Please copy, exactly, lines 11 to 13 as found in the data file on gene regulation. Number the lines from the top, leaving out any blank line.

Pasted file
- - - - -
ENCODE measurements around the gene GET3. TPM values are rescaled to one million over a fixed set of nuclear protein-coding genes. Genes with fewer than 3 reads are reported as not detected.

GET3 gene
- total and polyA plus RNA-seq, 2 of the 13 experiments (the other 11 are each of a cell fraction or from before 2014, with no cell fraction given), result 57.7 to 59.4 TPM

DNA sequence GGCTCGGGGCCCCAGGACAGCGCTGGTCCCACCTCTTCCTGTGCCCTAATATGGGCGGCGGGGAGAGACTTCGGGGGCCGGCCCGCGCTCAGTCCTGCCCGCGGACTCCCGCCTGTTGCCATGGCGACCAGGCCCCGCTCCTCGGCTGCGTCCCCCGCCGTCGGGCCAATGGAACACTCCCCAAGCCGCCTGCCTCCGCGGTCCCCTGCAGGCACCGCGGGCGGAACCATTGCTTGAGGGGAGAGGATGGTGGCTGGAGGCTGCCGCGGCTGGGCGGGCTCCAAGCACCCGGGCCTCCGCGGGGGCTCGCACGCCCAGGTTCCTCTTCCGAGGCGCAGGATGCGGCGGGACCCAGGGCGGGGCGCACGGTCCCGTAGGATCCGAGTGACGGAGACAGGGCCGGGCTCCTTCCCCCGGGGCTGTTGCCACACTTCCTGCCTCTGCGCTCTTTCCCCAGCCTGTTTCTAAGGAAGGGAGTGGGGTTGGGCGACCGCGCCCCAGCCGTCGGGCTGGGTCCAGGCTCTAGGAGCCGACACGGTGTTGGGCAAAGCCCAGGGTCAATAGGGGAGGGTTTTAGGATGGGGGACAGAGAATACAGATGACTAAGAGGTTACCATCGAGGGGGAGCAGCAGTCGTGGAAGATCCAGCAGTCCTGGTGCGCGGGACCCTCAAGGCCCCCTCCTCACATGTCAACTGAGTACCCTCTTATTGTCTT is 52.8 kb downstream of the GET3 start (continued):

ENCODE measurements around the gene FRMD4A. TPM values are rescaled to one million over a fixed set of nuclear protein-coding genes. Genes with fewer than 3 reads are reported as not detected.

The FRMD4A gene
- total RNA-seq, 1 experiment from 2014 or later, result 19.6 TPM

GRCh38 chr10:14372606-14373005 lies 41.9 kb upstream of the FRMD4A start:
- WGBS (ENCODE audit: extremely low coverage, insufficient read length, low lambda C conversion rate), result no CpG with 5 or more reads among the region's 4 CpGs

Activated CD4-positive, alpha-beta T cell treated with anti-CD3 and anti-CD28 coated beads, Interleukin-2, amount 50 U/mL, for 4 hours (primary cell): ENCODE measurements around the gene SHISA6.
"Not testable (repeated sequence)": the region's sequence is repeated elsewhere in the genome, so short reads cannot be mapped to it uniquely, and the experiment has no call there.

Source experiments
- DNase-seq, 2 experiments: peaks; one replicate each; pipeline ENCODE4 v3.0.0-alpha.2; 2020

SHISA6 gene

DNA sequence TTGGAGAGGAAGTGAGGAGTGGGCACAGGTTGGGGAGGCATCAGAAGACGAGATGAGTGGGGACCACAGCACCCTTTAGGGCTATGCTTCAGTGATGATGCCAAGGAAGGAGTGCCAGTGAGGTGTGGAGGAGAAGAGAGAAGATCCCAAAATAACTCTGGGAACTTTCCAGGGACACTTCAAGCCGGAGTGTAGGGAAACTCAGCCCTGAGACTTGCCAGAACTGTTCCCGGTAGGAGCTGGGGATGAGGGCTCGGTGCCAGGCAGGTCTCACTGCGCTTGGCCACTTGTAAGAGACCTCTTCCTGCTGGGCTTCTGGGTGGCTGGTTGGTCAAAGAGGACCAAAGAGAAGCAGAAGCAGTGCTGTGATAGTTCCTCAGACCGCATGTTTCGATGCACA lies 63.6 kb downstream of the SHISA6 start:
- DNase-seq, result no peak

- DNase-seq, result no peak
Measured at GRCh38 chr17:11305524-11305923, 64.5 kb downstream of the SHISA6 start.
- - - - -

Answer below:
"Not testable (repeated sequence)": the region's sequence is repeated elsewhere in the genome, so short reads cannot be mapped to it uniquely, and the experiment has no call there.

Source experiments
- DNase-seq, 2 experiments: peaks; one replicate each; pipeline ENCODE4 v3.0.0-alpha.2; 2020